Fabio Borini's winner lifted Sunderland's hopes of Capital One Cup glory as Manchester United slipped to a third successive defeat.
The Italian's 65th-minute penalty handed Gus Poyet's men a precious 2-1 first-leg advantage in their semi-final showdown with United, who misfired once again on Wearside.
Borini, the man whose goal secured derby victory over Newcastle earlier this season, nervelessly converted to condemn the visitors to three defeats in a row for the first time since May 2001, and the result will send Sunderland to Old Trafford on January 22 with high hopes of reaching their first major final since 1992.
The Black Cats, who remain rooted to the foot of the Barclays Premier League table, had taken the lead at the end of the first half as veteran Ryan Giggs suffered a night to forget.
The 40-year-old proved a central figure, but not in the way he might have wished as his luck deserted him.
Adnan Januzaj's 38th-minute strike, which would have given United the lead, was chalked off because the Welshman was offside when the 18-year-old's initial shot hit him in front of goal, and it was Giggs who handed the home side the advantage in injury time.
Giggs found himself patrolling at the far post when Wes Brown drilled Sebastian Larsson's free-kick in his direction and as Phil Bardsley attempted to dispatch it, he turned it into his own net.
The visitors dragged themselves back into the game when returning central defender Nemanja Vidic struck with a towering 52nd-minute header, but the drama was far from over.
Substitute Adam Johnson lured Tom Cleverley into a ill-judged challenge on the edge of the box and, after consulting his assistant, referee Andre Marriner pointed to the spot to hand Borini his big chance.
The tie, of course, is far from over and United, who were watched by their former manager Sir Alex Ferguson and director Sir Bobby Charlton, may approach the second leg confident of clawing back the deficit.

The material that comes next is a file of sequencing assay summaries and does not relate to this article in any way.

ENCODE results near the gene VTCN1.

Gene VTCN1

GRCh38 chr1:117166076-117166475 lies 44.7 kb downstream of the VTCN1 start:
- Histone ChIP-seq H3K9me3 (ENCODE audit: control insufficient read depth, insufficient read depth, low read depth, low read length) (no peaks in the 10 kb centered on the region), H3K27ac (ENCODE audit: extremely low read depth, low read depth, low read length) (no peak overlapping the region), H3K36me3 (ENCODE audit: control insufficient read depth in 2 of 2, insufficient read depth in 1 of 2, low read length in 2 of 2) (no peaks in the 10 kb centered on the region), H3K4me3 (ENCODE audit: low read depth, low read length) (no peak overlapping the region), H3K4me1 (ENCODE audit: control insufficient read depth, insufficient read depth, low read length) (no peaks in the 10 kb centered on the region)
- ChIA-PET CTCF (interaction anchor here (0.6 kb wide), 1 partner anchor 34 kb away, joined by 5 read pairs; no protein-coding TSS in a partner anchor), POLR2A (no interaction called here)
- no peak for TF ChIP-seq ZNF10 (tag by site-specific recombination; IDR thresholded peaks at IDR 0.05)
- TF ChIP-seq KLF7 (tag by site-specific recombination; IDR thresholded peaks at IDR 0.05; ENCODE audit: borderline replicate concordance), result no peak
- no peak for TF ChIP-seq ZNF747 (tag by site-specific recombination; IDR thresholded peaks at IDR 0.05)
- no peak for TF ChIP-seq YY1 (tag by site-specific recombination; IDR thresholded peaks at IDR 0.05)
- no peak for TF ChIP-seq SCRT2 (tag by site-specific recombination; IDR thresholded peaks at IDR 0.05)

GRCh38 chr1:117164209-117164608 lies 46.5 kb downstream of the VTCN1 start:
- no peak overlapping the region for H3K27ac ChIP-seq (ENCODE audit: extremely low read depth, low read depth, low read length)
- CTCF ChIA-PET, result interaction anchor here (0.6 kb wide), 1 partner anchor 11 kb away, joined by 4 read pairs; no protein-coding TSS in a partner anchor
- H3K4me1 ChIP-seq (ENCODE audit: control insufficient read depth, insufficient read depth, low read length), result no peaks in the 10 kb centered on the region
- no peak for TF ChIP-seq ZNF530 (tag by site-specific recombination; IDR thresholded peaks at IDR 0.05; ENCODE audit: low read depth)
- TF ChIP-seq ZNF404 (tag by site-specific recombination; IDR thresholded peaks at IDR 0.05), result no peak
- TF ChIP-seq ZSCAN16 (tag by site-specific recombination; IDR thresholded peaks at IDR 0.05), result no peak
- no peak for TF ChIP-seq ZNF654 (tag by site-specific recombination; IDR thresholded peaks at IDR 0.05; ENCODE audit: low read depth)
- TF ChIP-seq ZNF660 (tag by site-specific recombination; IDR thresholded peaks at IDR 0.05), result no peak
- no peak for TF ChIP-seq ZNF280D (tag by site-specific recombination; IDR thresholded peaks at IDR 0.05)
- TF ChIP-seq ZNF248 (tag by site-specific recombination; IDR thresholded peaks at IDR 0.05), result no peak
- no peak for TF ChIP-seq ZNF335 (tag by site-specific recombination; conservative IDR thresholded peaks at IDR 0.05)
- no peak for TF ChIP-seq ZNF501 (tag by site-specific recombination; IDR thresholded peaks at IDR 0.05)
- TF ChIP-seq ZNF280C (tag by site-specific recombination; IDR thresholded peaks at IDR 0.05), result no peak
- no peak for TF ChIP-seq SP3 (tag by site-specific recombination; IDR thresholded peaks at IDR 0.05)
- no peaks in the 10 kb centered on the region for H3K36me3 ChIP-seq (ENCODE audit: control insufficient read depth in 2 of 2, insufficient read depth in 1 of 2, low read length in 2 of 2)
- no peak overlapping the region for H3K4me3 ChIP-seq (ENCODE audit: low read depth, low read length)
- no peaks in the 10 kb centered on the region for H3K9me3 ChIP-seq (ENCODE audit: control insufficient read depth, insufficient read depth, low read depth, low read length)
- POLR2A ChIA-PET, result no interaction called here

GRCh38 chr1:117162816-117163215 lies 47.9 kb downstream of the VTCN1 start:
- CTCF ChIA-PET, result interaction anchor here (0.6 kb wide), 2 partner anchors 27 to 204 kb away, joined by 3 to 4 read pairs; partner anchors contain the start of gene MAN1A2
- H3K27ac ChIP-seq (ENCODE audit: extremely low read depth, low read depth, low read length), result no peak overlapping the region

However, they have already lost five times at Old Trafford this season - to West Brom, Everton, Tottenham, Newcastle and Swansea - and Sunderland will travel dreaming of a first trip to the League Cup final since 1985.
Despite their lowly league standing, the Black Cats started confidently against a United side whose form had been indifferent leading into the game.
Debutant Marcos Alonso provided a useful outlet down the left, while Ki Sung-yueng's invention from central midfield kept the United rearguard on its toes.
But in truth, the home side never really threatened until the closing stages of the half, and it was the Red Devils, who took time to get going, who had the greater threat.
After Borini and Larsson had gone for goal from long distance at the other end, the visitors started to make an impact and nearly took the lead when Michael Carrick picked out Giggs in space and the Welshman was allowed to make ground before unleashing a shot which clipped Bardsley and crashed against the crossbar.
With Carrick starting to pull the strings and full-back Patrice Evra and midfielder Januzaj finding space, United started to find their rhythm and Bardsley had to head away Januzaj's curling 33rd-minute shot as it arced toward the top corner.
The United teenager thought he had made the breakthrough five minutes later when, after his initial effort had hit Giggs in front of goal, he rammed home the rebound.
However, an offside flag correctly ended his celebrations with Giggs having strayed beyond the last defender when he made his unwitting contribution.
Manager David Moyes' disappointment was to increase significantly two minutes into injury time at the end of the first half when former United defender Brown turned Larsson's free-kick across goal and Giggs bundled it into his own net under extreme pressure from another former club-mate, Bardsley.
It took the visitors just seven minutes of the second half to restore parity, and they did so in emphatic style when Cleverley floated an enticing corner to the far post and Vidic climbed high above Brown and John O'Shea to power a header home.
Sunderland, for whom Larsson had forced a fine save from David De Gea minutes earlier, refused to succumb and they regained their lead when Cleverley tripped Johnson, with referee Marriner awarding a penalty on the advice of assistant Peter Bankes. United were furious but replays suggested it was rash from Cleverley and suitably punished.
Borini sent the goalkeeper the wrong way from the spot to put United on the back foot once again, and although the visitors threw men forward as time ran down, they rarely threatened to square the tie.